Liquid Copper Fungicide

By Southern Ag. Click here for the label.

From the Label

ACTIVE INGREDIENTS BY WT.

Copper diammonia diacetate complex*…………………………. 27.15%
[Bis(acetate-O) Diamminecopper] CAS No. 13822-80-5
OTHER INGREDIENTS:…… 72.85%
Total……………………………….100.00%
*Metallic Copper Equivalent, 8.0%
Contains 0.772 lbs Copper per gallon

APPLICATION:

  • Fruits and Nuts: Mix specified rate in 1 gallon of water and apply 3 gallons of mixed solution to a small tree or bush, 6 gallons of mined solution to a medium size tree, or 9 gallons of mixed solution to a large tree. Thoroughly spray tree to point of runoff, including upper and lower surfaces of foliage. Do not overspray.
  • Vegetables: Mix specified rate in 1 gallon of water apply 2 gallons of mixed solution per 1,000 sq. ft. (1 gallon of mixed solution per 500 sq. ft.)
  • Miscellaneous: For trees: mix specified rate in 1 gallon of water and apply 3 gallons of mixed solution to a small tree, 6 gallons of mixed solution to a medium-size tree, or 9 gallons of mixed solution to a large tree. Thoroughly spray tree to point of runoff, including upper and lower surfaces of foliage. Do not overspray. Do not mix more spray solution than needed.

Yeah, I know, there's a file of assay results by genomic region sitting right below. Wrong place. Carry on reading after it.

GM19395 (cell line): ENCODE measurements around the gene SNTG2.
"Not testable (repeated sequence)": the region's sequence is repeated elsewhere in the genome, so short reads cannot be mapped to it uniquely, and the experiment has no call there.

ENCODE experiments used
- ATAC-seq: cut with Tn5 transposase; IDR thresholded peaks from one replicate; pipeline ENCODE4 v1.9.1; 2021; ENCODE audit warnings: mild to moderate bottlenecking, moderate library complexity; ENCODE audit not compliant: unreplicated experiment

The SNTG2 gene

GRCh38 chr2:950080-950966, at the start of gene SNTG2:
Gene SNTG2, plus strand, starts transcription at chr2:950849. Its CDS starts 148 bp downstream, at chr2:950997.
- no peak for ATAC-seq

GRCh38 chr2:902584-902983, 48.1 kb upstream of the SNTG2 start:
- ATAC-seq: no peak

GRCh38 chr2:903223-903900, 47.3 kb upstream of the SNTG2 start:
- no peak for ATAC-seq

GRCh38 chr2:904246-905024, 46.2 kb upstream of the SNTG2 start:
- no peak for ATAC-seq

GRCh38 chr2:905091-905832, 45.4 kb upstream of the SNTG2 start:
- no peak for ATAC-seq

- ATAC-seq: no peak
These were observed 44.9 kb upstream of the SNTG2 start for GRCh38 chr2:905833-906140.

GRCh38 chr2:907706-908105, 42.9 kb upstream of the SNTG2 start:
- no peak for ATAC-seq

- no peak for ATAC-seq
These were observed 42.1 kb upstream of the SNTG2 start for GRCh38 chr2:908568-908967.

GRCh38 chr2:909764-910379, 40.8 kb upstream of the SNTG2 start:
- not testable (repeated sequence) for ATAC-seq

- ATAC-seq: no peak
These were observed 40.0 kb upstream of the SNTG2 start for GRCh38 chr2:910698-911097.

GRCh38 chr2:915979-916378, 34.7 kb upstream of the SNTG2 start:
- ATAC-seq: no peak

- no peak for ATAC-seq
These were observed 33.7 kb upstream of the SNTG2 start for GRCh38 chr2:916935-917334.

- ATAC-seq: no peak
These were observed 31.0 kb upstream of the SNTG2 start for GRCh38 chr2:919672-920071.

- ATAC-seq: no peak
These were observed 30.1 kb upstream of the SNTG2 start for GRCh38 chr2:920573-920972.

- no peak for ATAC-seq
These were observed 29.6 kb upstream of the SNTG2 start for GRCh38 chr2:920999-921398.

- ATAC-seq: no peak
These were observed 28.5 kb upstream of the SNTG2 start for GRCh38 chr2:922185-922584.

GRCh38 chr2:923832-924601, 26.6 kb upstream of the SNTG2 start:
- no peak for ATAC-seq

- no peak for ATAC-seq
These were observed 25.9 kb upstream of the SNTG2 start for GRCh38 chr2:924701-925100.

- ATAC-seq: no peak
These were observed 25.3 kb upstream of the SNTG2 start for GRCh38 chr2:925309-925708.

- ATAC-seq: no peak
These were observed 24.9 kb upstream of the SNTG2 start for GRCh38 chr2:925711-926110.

• If applied with other products, add Liquid Copper Fungicide last.

“Specified Rates”:

  • Cucurbits – Downey Mildew – 1-2 tsp/gallon
    • Cucumbers, Pumpkins, Summer/Winter squash, Watermelons, Muskmelons
  • Crucifers – Downey & Powdery Mildew and leaf spots – 3-4 tsp/gallon
    • Broccoli, cauliflower, cabbage, kale, bok choy, arugula, Brussels sprouts, collards, watercress, and radishes.
  • Spinach – 3 tsp/gallon
  • Tomatoes – 3-5 tsp/gallon

Copper: Stone fruits are sensitive to copper. Bordeaux mixture causes russeting of apples and may stunt cantaloupe and watermelon leaves. Copper compounds should be used with caution on any cucurbit crop. Injury is most likely to occur when materials are applied to wet leaves and under damp, slow-drying conditions. Copper containing sprays will also defoliate peaches, plums, and apricots. From TAMU here.


No Surfactants

Research has shown that adding surfactants with copper fungicides greatly increased the injury to foliage. This is because the surfactant allows the copper to spread over more of the leaf surface and contact more stomates as well as to penetrate more through cuticles. From here.

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